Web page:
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    ABSTRACT: To investigate whether acute-phase beta-blocker therapy has a harmful effect on left atrial appendage (LAA) function in patients with chronic nonvalvular atrial fibrillation by transesophageal echocardiography (TEE), we evaluated 21 patients with normal left ventricular systolic function and a poorly controlled ventricular rate, despite the use of digoxin. Baseline parameters that were obtained included heart rate, blood pressure, LAA emptying velocities, and left atrial spontaneous echo contrast intensity. Then, each patient was given a bolus dose of 5 mg metoprolol. Ten minutes later, a second set of assessments was performed. After the first TEE studies, each patient began treatment with metoprolol (50 mg orally twice daily for 1 week). A second TEE study was performed after 1 week of continuous oral metoprolol therapy at maintenance dose, and values were again determined. The average resting apical heart rate was 91 +/- 7 bpm. As expected, beta-blocker therapy showed a marked decrease in heart rate at 10 minutes (79 +/- 6 bpm, P <.001) and at 1 week (71 +/- 4 bpm, P <.001). Beta-blocker therapy caused a significant reduction in systolic and diastolic blood pressures (144 +/- 16 / 93 +/- 6 mm Hg at baseline, 137 +/- 16 / 87 +/- 9 mm Hg at 10 minutes, and 135 +/- 12 / 86 +/- 8 mm Hg at 1 week, P <.001). With the beta-blocker therapy, the baseline transesophageal Doppler parameter of LAA emptying velocities (at baseline 24 +/- 7 cm/s) fell significantly at 10 minutes (19 +/- 7 cm/s, P <.001) and at 1 week (17 +/- 6 cm/s, P <.001) after initiation of beta-blocker therapy. After a bolus of metoprolol, spontaneous echo contrast intensity did not change in any patients, but 1 week later, it increased in 1 patient. In 2 patients who had not been found to have an LAA thrombus at baseline TEE study, the second TEE examination demonstrated new thrombi in the LAA. In conclusion, our findings suggest that in patients with chronic nonvalvular atrial fibrillation who have normal left ventricular systolic function and a poorly controlled ventricular rate despite the use of digoxin, acute-phase beta blockade may have a harmful effect on LAA function.
    Journal of the American Society of Echocardiography 04/2001; 14(3):194-9. · 4.28 Impact Factor
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    ABSTRACT: Sildenafil, an inhibitor of cGMP-specific phosphodiesterase 5 (PDE5), is currently being used as oral therapy for penile erectile dysfunction. The aim of this study was to investigate the relaxing effect of sildenafil on vascular tissue and compare it with the known vasodilatator agents, sodium nitroprusside and acetylcholine. Rat thoracic aorta samples were cut into rings, mounted on steel hooks, and immersed in aerated Krebs solution maintained at 37 degree C. Isometric responses were recorded by strain gauge transducers connected to a polygraph. Graded relaxations were induced using increasing concentrations of acetylcholine sodium nitroprusside and sildenafil. The agents all does-dependently relaxed rat aorta strips. The relaxing potential of sildenafil was found to be similar to sodium nitroprusside, but higher than acetylcholine. In the absence of regulatory mechanisms, sildenafil citrate has noticeable vasodilatatory effect in vitro.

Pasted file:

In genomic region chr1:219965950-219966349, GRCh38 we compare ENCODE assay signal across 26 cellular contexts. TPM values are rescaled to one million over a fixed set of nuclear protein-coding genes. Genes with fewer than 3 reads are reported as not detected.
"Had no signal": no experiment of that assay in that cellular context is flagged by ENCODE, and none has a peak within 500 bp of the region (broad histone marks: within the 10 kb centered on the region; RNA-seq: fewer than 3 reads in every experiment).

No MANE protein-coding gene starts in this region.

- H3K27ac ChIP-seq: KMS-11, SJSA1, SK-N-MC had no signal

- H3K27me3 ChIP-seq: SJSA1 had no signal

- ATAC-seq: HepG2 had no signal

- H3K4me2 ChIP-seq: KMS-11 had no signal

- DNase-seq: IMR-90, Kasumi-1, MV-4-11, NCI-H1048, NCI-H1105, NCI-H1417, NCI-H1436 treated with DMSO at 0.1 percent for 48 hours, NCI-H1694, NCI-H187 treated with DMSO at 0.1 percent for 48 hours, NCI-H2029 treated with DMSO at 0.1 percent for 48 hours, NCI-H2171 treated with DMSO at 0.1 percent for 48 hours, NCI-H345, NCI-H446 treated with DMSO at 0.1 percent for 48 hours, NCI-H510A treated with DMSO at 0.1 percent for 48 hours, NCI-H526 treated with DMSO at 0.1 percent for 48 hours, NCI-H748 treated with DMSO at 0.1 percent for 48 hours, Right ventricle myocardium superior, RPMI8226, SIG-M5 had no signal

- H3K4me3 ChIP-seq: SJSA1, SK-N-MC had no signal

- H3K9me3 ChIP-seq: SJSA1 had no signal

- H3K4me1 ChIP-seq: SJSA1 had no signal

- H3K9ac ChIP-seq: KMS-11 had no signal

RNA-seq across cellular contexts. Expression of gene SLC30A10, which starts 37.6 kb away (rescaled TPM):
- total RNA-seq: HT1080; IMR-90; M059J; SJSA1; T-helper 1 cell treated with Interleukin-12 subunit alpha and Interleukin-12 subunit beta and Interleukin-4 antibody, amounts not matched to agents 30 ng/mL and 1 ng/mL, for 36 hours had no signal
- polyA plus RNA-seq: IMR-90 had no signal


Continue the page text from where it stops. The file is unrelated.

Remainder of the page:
Anadolu kardiyoloji dergisi: AKD = the Anatolian journal of cardiology 04/2001; 1(1):23-6, AXIII. · 0.72 Impact Factor
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    ABSTRACT: To examine the effects of halothane, isoflurane, and sevoflurane on Q-Tc interval (corrected for heart rate) during inhalation induction of anesthesia. Prospective, double-blind, randomized study. Departments of Cardiology and Anesthesiology in a university hospital. Patients undergoing noncardiac surgery. A total of 65 American Society of Anesthesiologists physical status I-II patients, aged 16 to 50 years, undergoing general anesthesia, were randomly allocated to receive halothane, isoflurane, or sevoflurane. The time to reach the predetermined end-tidal concentrations of 3 minimum alveolar concentration was 6 to 10 minutes. When compared with preinduction values, heart rate decreased after halothane (p < 0.01) and sevoflurane (p < 0.05) administration; in contrast, heart rate increased after induction of anesthesia with isoflurane (p < 0.05). The mean QRS intervals were not significantly changed after halothane, isoflurane, or sevoflurane. The Q-Tc interval was increased with isoflurane compared with baseline (465 +/- 23 v 441 +/- 18 msec, p < 0.01), not changed with sevoflurane (441 +/- 17 v 434 +/- 19 ms, p > 0.05), and shortened with halothane (426 +/- 23 v 445 +/- 21 msec, p < 0.01). Sevoflurane or halothane may be preferred to isoflurane in patients with conditions that are known to induce a prolonged Q-Tc interval. The effects of Q-Tc interval changes resulting from different anesthetic agents on morbidity and the incidence of arrhythmias during anesthesia warrant further investigation.
    Journal of Cardiothoracic and Vascular Anesthesia 04/2001; 15(2):188-91. · 1.45 Impact Factor
  • M Bilge, B Eryonucu, N Güler
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    ABSTRACT: Although left atrial appendage (LAA) thrombus formation in the presence of sinus rhythm may potentially be the source for embolic events in various types of heart disease, no cases of LAA thrombus with embolic stroke in association with aortic stenosis in sinus rhythm have been reported. We present a case of valvular aortic stenosis with cerebral embolism in a person who was in sinus rhythm and had an LAA thrombus diagnosed by transesophageal echocardiography.